Agroforestry News

Agroforestry News

Genebank to preserve Indian mango varieties

The unique mango heritage of the Indian state of Odisha is being preserved in a germplasm bank.

14th CGIAR scientist wins World Food Prize

The 2014 World Food Prize winner is Sanjaya Rajaram, a wheat breeder with the International Maize and Wheat Improvement Center (CIMMYT).

Sustainable agriculture in Africa needs investment

“Now more than ever, innovative research on sustainable agriculture is crucial to Africa’s well-being,” says a post on the blog of the Landscapes for People, Food and Nature initiative.

Agroforestry can stop land degradation

Participants at a global event to mark the World Day to Combat Desertification (17 June 2014) have heard how simple and affordable techniques, such as agroforestry, can stop land degradation.

The fight against land degradation

“Land degradation is emerging as one of the major global environmental issues of our time,” writes Gustavo A B da Fonseca from the Global Environment Facility in the Huffington Post on the

Developed countries need to be more active in combatting degradation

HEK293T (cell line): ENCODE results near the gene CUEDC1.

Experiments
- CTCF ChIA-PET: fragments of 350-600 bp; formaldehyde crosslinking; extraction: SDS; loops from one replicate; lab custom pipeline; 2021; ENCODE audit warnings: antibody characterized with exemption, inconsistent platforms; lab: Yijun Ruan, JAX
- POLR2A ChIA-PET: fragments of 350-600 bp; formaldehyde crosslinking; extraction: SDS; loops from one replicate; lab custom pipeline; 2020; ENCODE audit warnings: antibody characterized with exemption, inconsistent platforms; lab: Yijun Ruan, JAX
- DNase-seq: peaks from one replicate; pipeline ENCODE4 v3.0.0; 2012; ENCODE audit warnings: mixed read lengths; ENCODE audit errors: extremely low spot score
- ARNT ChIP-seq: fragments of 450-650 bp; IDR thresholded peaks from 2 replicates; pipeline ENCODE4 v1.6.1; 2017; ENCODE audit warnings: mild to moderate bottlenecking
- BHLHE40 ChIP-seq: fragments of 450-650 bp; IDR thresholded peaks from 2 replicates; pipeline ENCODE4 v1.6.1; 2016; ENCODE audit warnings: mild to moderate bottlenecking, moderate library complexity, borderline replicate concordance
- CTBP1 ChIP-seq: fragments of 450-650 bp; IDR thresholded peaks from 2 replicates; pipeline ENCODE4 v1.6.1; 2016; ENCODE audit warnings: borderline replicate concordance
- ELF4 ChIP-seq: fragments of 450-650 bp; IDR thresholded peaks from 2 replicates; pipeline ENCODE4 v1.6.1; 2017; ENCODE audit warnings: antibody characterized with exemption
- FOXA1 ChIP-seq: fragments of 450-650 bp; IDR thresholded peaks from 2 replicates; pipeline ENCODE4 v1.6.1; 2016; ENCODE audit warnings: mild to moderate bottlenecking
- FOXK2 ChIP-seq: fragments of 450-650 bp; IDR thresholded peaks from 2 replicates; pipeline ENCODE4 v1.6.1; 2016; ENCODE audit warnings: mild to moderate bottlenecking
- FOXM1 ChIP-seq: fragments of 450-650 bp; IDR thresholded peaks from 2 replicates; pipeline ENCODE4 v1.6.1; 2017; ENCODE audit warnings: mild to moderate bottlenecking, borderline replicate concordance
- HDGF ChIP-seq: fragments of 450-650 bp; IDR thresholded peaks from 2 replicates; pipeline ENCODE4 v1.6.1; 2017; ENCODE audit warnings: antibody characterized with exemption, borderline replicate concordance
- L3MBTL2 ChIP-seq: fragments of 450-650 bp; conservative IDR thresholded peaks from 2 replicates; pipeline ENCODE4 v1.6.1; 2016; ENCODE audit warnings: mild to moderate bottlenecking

On 17 June, the World Day to Combat Desertification, developed countries are being encouraged to take a more active role in combatting land degradation and desertification.

Nestle shares experience in increasing smallholder productivity

Nutrition, water and rural development.

Reconciling power imbalances to manage landscapes

“Landscape governance must include processes that reconcile the needs of a variety of actors connected to a landscape and build an equitable system of decision-making among them,” says a post on th

Alpine meadows retracting with climate change

Research is showing that climate change is converting alpine meadows to shrub-dominated ecosystems with alpine plants migrating further up mountains in search of cooler temperatures and new habitat

Volunteer farmer trainers fill extension officer gap

With a declining number of extension officers in Kenya, a study by the World Agroforestry Centre shows how volunteer farmers can successfully train others without being paid for their services.

Syndicate content